New Chemical Testing Points to Ancient Origin for Burial Shroud of Jesus
Los Alamos Scientist Proves 1988 Carbon-14 Dating of the Shroud of Turin Used Invalid Rewoven Sample
Jan. 19, 2005
DALLAS, -- The American Shroud of Turin Association for Research (AMSTAR), a scientific organization dedicated to research on the enigmatic Shroud of Turin, thought by many to be the burial cloth of the crucified Jesus of Nazareth, announced today that the 1988 Carbon-14 test was not done on the original burial cloth, but rather on a rewoven shroud patch creating an erroneous date for the actual age of the Shroud.
The Shroud of Turin is a large piece of linen cloth that shows the faint full-body image of a blood-covered man on its surface. Because many believe it to be the burial cloth of Jesus, researchers have tried to determine its origin though numerous modern scientific methods, including Carbon-14 tests done at three radiocarbon labs which set the age of the artifact at between AD 1260 and 1390.
"Now conclusive evidence, gathered over the past two years, proves that the sample used to date the Shroud was actually taken from an expertly-done rewoven patch," says AMSTAR President, Tom D'Muhala. "Chemical testing indicates that the linen Shroud is actually very old -- much older than the published 1988 radiocarbon date."
"As unlikely as it seems, the sample used to test the age of the Shroud of Turin in 1988 was taken from a rewoven area of the Shroud," reports chemist Raymond Rogers, a fellow of the Los Alamos National Laboratory in New Mexico. Rogers' new findings are published in the current issue of Thermochimica Acta, a chemistry peer reviewed scientific journal.
"Pyrolysis-mass-spectrometry results from the sample area coupled with microscopic and microchemical observations prove that the radiocarbon sample was not part of the original cloth of the Shroud of Turin which is currently housed at The Turin Cathedral in Italy," says Rogers.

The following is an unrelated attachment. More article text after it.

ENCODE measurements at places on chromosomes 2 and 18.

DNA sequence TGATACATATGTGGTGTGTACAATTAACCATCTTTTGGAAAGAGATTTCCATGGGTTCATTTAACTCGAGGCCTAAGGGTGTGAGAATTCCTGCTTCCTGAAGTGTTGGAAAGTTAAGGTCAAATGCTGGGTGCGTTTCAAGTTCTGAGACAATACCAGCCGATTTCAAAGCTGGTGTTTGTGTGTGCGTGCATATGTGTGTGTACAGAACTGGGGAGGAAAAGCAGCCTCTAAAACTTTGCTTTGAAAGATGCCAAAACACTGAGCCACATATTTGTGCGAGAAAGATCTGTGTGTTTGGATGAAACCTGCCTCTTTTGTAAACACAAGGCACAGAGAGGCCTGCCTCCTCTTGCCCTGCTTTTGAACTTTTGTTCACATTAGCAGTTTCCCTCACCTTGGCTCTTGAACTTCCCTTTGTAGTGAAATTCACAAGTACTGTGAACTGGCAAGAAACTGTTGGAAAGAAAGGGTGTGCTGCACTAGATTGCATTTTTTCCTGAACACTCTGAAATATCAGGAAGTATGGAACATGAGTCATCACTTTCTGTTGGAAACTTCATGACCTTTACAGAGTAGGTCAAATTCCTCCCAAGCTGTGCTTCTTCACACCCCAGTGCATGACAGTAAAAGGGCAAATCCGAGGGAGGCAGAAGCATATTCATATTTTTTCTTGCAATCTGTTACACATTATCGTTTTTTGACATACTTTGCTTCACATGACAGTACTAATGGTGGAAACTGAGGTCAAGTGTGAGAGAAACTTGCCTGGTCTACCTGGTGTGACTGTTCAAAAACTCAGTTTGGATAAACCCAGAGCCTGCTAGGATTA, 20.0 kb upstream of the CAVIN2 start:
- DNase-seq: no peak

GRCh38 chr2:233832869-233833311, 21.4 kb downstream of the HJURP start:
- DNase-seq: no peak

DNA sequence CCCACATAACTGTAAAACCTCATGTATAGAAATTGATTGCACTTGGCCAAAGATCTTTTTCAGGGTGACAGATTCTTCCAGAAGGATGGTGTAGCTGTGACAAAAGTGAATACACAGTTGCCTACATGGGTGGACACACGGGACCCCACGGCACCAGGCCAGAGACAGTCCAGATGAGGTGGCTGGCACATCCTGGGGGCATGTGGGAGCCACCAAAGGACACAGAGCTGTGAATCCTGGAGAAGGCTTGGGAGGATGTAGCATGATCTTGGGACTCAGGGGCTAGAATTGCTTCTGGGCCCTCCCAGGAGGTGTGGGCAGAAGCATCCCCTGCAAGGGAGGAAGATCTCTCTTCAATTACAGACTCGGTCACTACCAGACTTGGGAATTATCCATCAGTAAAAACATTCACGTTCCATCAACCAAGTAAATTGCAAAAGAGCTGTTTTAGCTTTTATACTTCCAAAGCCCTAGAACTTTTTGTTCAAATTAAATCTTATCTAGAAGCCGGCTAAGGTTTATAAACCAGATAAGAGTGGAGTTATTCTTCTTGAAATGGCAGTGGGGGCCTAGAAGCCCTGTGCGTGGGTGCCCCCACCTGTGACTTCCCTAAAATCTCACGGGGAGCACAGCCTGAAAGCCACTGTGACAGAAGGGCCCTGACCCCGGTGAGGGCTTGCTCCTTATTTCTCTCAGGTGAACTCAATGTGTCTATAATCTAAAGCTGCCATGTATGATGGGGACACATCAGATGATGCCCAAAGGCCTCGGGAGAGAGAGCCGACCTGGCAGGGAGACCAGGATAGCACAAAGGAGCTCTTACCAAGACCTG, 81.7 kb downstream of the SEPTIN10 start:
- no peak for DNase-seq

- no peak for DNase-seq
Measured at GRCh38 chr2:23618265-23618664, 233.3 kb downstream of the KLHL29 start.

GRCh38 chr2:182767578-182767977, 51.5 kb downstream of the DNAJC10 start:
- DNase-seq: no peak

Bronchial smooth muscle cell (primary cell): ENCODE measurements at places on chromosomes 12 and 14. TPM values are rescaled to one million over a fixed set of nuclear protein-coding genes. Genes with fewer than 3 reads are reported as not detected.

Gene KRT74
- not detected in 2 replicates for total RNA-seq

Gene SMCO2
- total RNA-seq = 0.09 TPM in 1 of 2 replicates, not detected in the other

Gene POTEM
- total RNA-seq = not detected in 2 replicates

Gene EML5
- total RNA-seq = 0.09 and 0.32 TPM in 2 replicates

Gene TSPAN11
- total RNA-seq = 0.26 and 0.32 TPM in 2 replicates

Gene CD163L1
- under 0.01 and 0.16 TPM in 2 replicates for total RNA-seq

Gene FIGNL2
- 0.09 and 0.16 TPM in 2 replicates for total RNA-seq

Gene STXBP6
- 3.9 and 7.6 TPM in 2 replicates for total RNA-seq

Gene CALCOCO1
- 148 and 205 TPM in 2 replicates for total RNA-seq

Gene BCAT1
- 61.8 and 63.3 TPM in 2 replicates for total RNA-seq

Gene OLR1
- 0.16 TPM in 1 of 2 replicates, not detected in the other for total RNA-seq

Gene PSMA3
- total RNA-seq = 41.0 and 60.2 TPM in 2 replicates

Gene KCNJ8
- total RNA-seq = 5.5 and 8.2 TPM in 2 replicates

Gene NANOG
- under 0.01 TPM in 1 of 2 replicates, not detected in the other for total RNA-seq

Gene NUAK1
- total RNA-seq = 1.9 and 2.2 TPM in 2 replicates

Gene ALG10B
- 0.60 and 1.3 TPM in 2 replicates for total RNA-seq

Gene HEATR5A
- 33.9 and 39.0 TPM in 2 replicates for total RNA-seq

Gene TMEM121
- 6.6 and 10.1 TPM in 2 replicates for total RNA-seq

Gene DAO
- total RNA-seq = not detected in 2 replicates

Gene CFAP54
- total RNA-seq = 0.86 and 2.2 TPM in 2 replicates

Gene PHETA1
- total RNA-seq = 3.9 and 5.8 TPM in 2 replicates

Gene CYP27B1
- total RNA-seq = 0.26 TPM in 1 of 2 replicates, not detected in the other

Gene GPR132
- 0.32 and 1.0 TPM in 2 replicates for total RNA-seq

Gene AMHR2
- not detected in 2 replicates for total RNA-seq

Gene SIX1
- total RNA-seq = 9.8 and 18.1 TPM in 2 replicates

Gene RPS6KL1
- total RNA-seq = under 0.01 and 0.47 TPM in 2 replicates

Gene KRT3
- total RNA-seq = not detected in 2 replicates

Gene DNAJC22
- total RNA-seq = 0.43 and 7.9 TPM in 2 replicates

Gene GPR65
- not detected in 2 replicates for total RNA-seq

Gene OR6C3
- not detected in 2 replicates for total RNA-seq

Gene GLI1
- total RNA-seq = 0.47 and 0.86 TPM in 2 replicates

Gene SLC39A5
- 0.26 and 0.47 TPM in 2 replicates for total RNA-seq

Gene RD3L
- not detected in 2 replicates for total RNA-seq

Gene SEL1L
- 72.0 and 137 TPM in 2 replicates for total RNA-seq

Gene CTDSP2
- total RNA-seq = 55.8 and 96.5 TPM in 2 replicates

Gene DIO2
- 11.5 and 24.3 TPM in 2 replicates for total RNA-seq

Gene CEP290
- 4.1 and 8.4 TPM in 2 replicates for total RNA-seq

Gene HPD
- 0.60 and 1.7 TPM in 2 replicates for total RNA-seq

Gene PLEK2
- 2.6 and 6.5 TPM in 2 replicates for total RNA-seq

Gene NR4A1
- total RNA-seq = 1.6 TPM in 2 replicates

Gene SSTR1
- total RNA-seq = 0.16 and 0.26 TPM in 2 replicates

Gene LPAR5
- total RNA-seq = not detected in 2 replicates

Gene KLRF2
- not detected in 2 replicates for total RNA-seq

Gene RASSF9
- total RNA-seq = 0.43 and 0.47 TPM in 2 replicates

"The radiocarbon sample has completely different chemical properties than the main part of the shroud relic," explains Rogers. "The sample tested was dyed using technology that began to appear in Italy about the time the Crusaders' last bastion fell to the Mameluke Turks in AD 1291. The radiocarbon sample cannot be older than about AD 1290, agreeing with the age determined in 1988. However, the Shroud itself is actually much older."
Rogers' new research clearly disproves the 1988 findings announced by British Museum spokesperson, Mike Tite, when he declared that the Shroud was of medieval origin and probably "a hoax." The British Museum coordinated the 1988 radiocarbon tests and acted as the official clearing house for all findings.
Almost immediately, Shroud analysts questioned the validity of the sample used for radiocarbon dating. Researchers using high-resolution photographs of the Shroud found indications of an "invisible" reweave in the area used for testing. However, belief tilted strongly toward the more "scientific" method of radiocarbon dating. Rogers' recent analysis of an authentic sample taken from the radiocarbon sample proves that the researchers were right to question the 1988 results.
As a result of his own research and chemical tests, Rogers concluded that the radiocarbon sample was cut from a medieval patch, and is totally different in composition from the main part of the Shroud of Turin.